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Libraries & Collections > MRBR > Exhibitions > Online Exhibitions > A Pen and a Press of Her Own

Woolf in the World: A Pen and a Press of Her Own
Marriage and Virginia Woolf's Correspondance with Lytton Strachey

Strachey letter to WoolfLytton Strachey and Virginia Woolf began their careers by writing reviews and literary essays for The Times Literary Supplement and The Spectator. A protracted discussion of literature and points of style fills their correspondence. Strachey was “all of a heap” because he had proposed marriage to Virginia Woolf before writing the letter shown on the left. He eventually withdrew the offer, and suggested to his friend Leonard Woolf that he pursue Virginia. Virginia and Leonard Woolf wrote a 6 June 1912 letter to Lytton announcing their engagement. Their engagement photograph was taken at Dalingridge Place, the Sussex home of Virginia’s half-brother, George Duckworth. The wedding took place on 10 August 1912, and Virginia sent Lytton a postcard from Alfoxton House, Holford, on their honeymoon. (William and Dorothy Wordsworth stayed at Alfoxton in 1797, while Coleridge was living nearby at Nether Stowey.) Leonard Woolf and Lytton Strachey were close friends from Cambridge, along with Virginia’s elder brother, Thoby Stephen, and her future brother-in-law, Clive Bell.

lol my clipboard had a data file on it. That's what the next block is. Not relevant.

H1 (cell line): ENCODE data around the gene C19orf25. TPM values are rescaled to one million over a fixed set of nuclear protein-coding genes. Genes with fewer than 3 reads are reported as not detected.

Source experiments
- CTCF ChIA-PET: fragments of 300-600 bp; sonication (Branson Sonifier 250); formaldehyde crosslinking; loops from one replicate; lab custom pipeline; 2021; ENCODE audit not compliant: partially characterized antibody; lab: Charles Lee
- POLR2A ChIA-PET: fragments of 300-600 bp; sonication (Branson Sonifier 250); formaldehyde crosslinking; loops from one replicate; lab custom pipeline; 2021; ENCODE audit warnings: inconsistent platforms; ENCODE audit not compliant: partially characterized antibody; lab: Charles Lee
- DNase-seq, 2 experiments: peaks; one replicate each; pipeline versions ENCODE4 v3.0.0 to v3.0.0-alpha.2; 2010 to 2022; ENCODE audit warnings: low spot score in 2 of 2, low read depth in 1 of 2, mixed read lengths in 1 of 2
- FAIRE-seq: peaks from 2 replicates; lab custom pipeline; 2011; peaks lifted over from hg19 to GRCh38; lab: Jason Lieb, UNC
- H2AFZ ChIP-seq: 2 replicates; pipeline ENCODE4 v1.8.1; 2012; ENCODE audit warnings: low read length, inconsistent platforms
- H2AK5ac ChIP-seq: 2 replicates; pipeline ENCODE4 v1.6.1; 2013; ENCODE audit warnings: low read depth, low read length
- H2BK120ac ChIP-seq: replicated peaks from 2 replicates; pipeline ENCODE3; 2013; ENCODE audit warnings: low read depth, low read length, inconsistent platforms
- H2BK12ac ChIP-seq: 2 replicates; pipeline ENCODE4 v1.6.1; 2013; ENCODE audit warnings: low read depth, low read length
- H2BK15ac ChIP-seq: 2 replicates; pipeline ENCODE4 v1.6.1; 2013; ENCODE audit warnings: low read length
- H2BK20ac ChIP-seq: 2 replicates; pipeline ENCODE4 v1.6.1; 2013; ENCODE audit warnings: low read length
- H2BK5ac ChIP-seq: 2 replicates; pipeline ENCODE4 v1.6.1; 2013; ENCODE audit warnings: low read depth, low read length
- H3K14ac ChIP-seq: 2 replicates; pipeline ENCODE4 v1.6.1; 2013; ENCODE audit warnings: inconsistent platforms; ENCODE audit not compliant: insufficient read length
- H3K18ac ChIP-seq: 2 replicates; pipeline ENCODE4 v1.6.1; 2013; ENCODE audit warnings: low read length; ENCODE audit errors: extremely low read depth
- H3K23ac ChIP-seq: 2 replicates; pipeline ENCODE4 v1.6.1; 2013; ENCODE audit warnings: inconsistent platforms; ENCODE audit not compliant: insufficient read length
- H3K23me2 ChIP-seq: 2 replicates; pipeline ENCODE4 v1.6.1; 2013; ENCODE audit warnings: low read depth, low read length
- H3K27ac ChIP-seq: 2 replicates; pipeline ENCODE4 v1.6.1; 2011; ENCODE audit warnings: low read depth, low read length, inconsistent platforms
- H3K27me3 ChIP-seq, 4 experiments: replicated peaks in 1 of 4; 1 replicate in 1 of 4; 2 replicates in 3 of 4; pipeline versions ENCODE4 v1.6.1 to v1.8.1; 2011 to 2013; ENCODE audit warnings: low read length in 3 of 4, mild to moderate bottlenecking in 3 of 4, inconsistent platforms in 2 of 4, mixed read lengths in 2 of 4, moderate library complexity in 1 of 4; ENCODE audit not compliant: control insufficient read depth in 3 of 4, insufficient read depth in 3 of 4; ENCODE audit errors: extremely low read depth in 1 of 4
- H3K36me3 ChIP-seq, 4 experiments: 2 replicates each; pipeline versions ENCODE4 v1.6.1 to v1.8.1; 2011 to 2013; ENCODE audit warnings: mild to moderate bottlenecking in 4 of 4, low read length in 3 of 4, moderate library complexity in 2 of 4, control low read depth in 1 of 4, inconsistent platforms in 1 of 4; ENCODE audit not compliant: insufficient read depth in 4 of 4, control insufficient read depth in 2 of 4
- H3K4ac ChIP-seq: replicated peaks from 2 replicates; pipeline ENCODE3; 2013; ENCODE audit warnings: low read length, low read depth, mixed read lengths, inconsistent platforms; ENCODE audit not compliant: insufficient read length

Lytton Strachey. Letter to Virginia Woolf, 17 February 1909.

Woolf postcard to Strachey (front) Woolf postcard to Strachey (back)
Virginia Woolf. Pictorial postcard to Lytton Strachey, 16 August 1912.

Woolf letter to Strachey
Virginia and Leonard Woolf
Virginia Woolf. Letter to
Lytton Strachey,
6 June 1912.
Virginia and Leonard Woolf,
23 July 1912
(modern print).

Virginia Woolf and Lytton Strachey - LettersA selection of the Woolf-Strachey correspondence was published by the Hogarth Press in 1956. A 1923 photograph of the British writers served as the frontispiece. Lytton’s younger brother James Strachey and Leonard Woolf edited the correspondence. All of the one hundred and forty original letters from this correspondence are now part of the Frances Hooper collection in the Mortimer Rare Book Room.

Virginia Woolf & Lytton Strachey: Letters. Edited by Leonard Woolf and James Strachey. London: Hogarth Press & Chatto and Windus, 1956.

Presented by Frances Hooper ’14
Mortimer Rare Book Room, Smith College

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